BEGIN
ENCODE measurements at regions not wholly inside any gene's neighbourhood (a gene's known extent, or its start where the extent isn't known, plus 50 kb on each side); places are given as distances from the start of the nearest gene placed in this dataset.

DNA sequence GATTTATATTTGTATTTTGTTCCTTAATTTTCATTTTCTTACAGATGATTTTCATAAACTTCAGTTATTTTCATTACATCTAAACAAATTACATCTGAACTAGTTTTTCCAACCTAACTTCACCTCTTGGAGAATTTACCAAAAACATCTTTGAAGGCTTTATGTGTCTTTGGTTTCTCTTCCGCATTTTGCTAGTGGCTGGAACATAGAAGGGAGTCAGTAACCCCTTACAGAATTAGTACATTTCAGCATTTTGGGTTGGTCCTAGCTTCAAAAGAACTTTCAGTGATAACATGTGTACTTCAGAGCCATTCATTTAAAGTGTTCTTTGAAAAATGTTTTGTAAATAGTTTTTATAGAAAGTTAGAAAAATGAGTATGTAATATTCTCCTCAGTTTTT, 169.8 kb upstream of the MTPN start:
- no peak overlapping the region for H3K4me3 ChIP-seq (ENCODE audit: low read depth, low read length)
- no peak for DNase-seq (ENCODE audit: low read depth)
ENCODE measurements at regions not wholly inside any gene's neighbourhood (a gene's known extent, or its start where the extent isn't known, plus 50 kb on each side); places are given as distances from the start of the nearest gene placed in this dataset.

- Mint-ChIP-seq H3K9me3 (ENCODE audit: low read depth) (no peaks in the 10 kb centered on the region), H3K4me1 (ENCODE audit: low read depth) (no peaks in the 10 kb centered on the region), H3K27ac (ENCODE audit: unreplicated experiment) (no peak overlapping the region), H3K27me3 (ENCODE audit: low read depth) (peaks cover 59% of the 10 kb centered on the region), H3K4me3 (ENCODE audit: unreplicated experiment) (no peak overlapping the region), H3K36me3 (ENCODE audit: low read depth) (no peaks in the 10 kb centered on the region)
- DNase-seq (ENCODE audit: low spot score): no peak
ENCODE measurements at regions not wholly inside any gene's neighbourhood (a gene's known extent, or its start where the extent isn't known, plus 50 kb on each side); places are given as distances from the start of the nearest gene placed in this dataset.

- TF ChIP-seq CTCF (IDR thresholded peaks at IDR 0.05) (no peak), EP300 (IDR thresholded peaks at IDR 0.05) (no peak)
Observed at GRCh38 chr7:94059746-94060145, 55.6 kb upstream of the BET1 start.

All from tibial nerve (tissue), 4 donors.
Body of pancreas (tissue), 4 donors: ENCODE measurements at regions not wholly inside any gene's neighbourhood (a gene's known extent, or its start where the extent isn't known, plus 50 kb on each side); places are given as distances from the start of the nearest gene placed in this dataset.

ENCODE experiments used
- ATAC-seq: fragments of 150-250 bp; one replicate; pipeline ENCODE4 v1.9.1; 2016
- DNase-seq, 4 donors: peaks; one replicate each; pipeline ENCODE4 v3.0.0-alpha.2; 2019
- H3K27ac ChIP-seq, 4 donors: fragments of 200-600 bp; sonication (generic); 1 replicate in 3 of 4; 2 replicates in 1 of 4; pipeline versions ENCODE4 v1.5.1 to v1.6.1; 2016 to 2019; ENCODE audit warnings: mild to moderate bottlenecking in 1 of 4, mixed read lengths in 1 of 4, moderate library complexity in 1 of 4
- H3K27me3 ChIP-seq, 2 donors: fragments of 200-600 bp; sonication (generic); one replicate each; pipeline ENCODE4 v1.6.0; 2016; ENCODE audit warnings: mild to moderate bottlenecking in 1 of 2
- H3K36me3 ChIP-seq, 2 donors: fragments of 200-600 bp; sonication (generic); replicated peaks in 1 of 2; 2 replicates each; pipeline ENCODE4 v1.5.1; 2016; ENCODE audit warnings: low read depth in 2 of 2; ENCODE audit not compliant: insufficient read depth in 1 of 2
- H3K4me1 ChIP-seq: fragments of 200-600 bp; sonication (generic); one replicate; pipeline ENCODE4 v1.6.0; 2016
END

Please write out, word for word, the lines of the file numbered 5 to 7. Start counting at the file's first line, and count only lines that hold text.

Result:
ENCODE measurements at regions not wholly inside any gene's neighbourhood (a gene's known extent, or its start where the extent isn't known, plus 50 kb on each side); places are given as distances from the start of the nearest gene placed in this dataset.

- Mint-ChIP-seq H3K9me3 (ENCODE audit: low read depth) (no peaks in the 10 kb centered on the region), H3K4me1 (ENCODE audit: low read depth) (no peaks in the 10 kb centered on the region), H3K27ac (ENCODE audit: unreplicated experiment) (no peak overlapping the region), H3K27me3 (ENCODE audit: low read depth) (peaks cover 59% of the 10 kb centered on the region), H3K4me3 (ENCODE audit: unreplicated experiment) (no peak overlapping the region), H3K36me3 (ENCODE audit: low read depth) (no peaks in the 10 kb centered on the region)
- DNase-seq (ENCODE audit: low spot score): no peak